Dalla Chiesa's death saw leap in Mafia fight says Mattarella

President recalls Palermo prefect 39 years after slaying

(ANSA) - ROME, SEP 3 - The assassination by Cosa Nostra of Carabinieri General and Palermo Prefect Carlo Alberto Dalla Chiesa ushered in a "quality leap" in the fight against the Sicilian Mafia which has reaped major successes, President Sergio Mattarella said ahead of Saturday's 39th anniversary of the killing.
    On 1 May 1982, Dalla Chiesa, who had won acclaim in fighting the Red Brigades domestic terrorists, was appointed as prefect for Palermo to stop the violence of the Second Mafia War. He was murdered in Palermo on 3 September 1982, on the orders of bloody late Mafia boss Salvatore 'the Beast' Riina.
    He and his second wife Emanuela Setti Carraro were in an Autobianchi A112 driven by her, when a number of gunmen on motorbikes and a car forced the car off the road where it crashed into a stationary vehicle.
    The gunmen opened fire and Dalla Chiesa was killed along with his wife and their escort agent, Domenico Russo.
    Mattarella said "their barbaric murder was one of the gravest moments in the attack on institutions by organized crime but, at the same time, it ended up accentuating still more an unbridgeable gap between the wounded city and the Mafia that continued to want to decide its destiny with intimidation and death".
    Mattarella said "the national community in its entirety, albeit struck and shaken, succeeded in reacting to that hateful challenge by strengthening itself with the same determined and lucid energy which Carlo Alberto Dalla Chiesa had already showed in his work against criminal and terrorist organizations, during his brilliant career in the Carabinieri.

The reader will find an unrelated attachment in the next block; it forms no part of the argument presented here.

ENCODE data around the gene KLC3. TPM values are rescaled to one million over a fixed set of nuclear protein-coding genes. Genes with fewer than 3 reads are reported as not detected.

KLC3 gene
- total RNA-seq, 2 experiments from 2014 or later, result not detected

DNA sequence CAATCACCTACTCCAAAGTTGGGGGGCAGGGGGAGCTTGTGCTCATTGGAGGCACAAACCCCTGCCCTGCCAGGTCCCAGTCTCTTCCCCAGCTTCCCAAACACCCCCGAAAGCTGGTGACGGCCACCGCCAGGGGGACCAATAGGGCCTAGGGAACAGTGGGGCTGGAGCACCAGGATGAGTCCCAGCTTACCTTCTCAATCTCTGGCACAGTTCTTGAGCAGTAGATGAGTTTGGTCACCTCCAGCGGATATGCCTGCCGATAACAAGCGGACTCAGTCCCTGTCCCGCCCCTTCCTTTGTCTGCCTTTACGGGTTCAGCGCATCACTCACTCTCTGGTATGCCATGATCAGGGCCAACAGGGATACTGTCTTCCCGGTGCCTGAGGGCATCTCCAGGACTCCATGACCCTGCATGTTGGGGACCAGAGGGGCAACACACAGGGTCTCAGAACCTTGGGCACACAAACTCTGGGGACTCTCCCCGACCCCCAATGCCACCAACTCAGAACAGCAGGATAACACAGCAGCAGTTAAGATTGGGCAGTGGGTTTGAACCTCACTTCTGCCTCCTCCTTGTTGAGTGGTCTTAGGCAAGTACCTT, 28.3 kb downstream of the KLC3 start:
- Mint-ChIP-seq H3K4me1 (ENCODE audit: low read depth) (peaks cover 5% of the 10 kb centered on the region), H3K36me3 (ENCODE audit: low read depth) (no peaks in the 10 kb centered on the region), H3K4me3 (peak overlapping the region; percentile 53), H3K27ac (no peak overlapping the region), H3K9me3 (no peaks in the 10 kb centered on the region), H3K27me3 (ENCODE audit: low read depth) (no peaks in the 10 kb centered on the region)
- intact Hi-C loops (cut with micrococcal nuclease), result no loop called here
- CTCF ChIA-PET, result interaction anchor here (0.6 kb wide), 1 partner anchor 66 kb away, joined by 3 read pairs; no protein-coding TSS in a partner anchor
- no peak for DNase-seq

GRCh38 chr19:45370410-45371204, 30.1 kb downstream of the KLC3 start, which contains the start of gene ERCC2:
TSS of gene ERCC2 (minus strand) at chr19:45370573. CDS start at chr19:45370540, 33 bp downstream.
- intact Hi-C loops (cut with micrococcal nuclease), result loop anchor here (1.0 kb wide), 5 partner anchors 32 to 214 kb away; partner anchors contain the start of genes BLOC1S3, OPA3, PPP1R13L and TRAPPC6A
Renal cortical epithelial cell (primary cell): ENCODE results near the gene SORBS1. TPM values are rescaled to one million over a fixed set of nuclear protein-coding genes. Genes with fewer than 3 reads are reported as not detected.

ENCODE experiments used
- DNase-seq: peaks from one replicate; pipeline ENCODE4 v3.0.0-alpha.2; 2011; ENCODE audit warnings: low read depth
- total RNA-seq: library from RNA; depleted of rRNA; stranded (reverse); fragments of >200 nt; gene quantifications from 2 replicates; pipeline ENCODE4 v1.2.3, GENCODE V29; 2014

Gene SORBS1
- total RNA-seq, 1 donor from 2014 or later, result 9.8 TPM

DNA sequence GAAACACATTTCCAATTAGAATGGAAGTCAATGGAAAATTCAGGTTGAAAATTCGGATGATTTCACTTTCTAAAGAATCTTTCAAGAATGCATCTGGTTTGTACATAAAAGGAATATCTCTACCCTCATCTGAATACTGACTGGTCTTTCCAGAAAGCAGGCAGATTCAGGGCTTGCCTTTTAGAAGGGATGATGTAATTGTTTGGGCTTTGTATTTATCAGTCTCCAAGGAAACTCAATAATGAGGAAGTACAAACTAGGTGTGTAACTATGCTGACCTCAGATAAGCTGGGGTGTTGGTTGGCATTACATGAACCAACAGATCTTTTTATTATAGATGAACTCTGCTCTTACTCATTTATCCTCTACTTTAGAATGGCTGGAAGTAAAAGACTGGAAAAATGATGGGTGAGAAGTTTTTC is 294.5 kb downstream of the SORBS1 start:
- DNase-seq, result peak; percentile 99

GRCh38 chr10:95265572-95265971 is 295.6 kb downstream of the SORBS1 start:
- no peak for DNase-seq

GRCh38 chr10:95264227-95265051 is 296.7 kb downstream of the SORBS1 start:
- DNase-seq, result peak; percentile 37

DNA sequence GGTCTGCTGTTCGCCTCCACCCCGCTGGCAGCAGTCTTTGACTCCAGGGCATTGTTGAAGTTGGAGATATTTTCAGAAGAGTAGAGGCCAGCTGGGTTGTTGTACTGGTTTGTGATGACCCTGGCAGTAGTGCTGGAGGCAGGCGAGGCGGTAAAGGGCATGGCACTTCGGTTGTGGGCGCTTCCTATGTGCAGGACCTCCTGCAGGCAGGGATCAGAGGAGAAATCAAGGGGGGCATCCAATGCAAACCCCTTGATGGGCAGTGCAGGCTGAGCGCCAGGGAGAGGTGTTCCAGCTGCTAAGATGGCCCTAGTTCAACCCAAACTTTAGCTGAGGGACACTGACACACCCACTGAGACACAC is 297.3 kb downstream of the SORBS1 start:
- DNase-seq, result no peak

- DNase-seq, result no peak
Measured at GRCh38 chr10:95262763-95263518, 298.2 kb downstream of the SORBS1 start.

"Despite the brevity of his work in Palermo, the sacrifice of Prefect Dalla Chiesa and his ideal heritage helped direct many of the choices that, in the subsequent years, enabled a quality leap in the action of fighting phenomena of mafia infiltration of the economy and the public administration.
    "More incisive norms and powers of coordination gave fresh vigour to the strategies of combatting organized crime and strengthened the confidence of the public apparatus that was fighting it; while, in civil society, there grew a feeling og active citizenship, harbinger of a culture of rights counterposed to the logic of belonging and privilege.
    "In recalling that extreme sacrifice, I renew to the Dalla Chiesa, Setti Carraro and Russo families my feelings of closeness and participation, on mt part and that of the whole country," said Mattarella, who lost his elder brother Piersanti, the Sicilian regional council chair, to the Mafia in January 1980.
    Senate Speaker Elisabetta Casellati said Dalla Chiesa was "a symbol of the fight against the Mafia".
    House Speaker Roberto Fico said "the Mafia feared his courage, and this patrimony must be closely guarded".
    Maria Falcone, sister of Giovanni Falcone, a Mafia prosecutor assassinated in 1992, said Dalla Chiesa's death had "not been in vain".
    The murder of Falcone and, two months later, of his friend and colleague Paolo Borsellino, spurred a reaction by the Italian State which has curbed the power of the Sicilian Mob, with a string of bosses including the late Riina and the late Bernardo Provenzano being arrested over the years.
    Trapani superboss Matteo Messina Denaro is one of the few major figures still at large. (ANSA).


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